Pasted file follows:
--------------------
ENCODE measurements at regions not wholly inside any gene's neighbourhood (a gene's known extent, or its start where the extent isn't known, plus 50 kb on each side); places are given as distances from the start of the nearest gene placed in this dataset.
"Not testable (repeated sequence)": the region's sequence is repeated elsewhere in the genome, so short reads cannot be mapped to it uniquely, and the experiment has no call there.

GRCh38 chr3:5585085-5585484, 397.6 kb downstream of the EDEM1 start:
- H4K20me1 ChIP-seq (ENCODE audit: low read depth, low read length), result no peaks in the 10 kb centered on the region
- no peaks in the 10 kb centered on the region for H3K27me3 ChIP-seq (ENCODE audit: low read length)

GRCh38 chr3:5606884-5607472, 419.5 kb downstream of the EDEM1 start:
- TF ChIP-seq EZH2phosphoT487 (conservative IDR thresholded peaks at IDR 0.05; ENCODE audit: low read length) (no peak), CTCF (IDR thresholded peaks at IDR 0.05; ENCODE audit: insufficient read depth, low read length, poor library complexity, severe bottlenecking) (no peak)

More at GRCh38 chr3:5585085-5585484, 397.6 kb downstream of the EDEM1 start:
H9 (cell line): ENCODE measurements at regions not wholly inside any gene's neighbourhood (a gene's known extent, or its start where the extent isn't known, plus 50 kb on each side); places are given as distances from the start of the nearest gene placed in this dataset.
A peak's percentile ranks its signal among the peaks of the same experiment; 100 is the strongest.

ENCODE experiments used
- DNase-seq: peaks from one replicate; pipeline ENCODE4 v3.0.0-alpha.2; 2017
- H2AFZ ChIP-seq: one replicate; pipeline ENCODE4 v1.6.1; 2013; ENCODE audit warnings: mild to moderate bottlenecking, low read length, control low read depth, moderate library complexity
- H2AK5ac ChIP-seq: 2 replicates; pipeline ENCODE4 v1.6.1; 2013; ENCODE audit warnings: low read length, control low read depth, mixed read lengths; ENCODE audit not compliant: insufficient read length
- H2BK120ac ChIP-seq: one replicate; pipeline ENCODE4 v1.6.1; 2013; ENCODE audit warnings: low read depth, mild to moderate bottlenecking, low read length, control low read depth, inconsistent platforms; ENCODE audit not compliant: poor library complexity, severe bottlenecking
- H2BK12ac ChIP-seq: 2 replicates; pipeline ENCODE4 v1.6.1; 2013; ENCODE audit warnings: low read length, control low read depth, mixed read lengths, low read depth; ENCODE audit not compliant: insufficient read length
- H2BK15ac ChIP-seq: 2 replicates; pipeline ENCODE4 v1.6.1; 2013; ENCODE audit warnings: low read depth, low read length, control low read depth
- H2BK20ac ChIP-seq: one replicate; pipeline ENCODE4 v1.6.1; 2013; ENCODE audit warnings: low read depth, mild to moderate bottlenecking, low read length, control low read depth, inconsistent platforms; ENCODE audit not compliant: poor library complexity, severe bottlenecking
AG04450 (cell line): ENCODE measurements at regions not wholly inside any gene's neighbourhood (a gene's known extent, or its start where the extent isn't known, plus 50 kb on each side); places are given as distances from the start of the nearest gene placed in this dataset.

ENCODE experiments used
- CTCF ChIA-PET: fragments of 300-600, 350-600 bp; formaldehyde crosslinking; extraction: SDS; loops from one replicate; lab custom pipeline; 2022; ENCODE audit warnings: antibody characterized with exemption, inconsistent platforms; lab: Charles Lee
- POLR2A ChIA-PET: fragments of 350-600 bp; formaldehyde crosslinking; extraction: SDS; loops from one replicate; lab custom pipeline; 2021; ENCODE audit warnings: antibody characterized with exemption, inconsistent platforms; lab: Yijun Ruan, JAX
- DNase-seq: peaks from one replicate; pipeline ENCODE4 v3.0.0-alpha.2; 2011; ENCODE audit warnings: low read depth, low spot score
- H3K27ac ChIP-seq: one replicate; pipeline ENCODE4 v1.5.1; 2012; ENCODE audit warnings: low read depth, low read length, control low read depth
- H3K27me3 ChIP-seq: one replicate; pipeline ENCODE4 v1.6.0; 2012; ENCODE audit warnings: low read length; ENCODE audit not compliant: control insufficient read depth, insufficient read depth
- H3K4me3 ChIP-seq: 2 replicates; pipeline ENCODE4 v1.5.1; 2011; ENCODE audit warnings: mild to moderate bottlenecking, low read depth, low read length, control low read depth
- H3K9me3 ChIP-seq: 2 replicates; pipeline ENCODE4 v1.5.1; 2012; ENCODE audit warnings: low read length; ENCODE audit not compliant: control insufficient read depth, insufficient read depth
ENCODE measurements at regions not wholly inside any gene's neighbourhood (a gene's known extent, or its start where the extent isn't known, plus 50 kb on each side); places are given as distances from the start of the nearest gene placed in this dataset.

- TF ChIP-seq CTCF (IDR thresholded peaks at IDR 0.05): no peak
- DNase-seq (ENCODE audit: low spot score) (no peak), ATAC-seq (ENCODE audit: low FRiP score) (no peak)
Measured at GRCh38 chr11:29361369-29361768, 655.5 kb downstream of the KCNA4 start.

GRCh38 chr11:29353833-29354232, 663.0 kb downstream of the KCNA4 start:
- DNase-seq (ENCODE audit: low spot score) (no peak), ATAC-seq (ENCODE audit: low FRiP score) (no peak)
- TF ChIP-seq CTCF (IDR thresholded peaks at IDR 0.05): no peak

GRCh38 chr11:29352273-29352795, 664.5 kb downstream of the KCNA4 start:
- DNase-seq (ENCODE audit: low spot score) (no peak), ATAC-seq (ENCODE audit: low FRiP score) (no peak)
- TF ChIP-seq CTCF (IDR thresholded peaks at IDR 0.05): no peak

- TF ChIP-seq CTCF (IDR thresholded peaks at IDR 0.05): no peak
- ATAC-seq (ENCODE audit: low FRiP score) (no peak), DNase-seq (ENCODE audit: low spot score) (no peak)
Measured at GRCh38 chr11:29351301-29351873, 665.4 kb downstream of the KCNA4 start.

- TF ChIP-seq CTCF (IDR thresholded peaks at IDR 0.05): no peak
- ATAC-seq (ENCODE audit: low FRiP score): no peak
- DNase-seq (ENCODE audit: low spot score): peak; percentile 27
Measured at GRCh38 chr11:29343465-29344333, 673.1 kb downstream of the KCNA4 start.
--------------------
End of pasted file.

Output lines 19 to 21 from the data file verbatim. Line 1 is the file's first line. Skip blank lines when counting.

AG04450 (cell line): ENCODE measurements at regions not wholly inside any gene's neighbourhood (a gene's known extent, or its start where the extent isn't known, plus 50 kb on each side); places are given as distances from the start of the nearest gene placed in this dataset.

ENCODE experiments used
- CTCF ChIA-PET: fragments of 300-600, 350-600 bp; formaldehyde crosslinking; extraction: SDS; loops from one replicate; lab custom pipeline; 2022; ENCODE audit warnings: antibody characterized with exemption, inconsistent platforms; lab: Charles Lee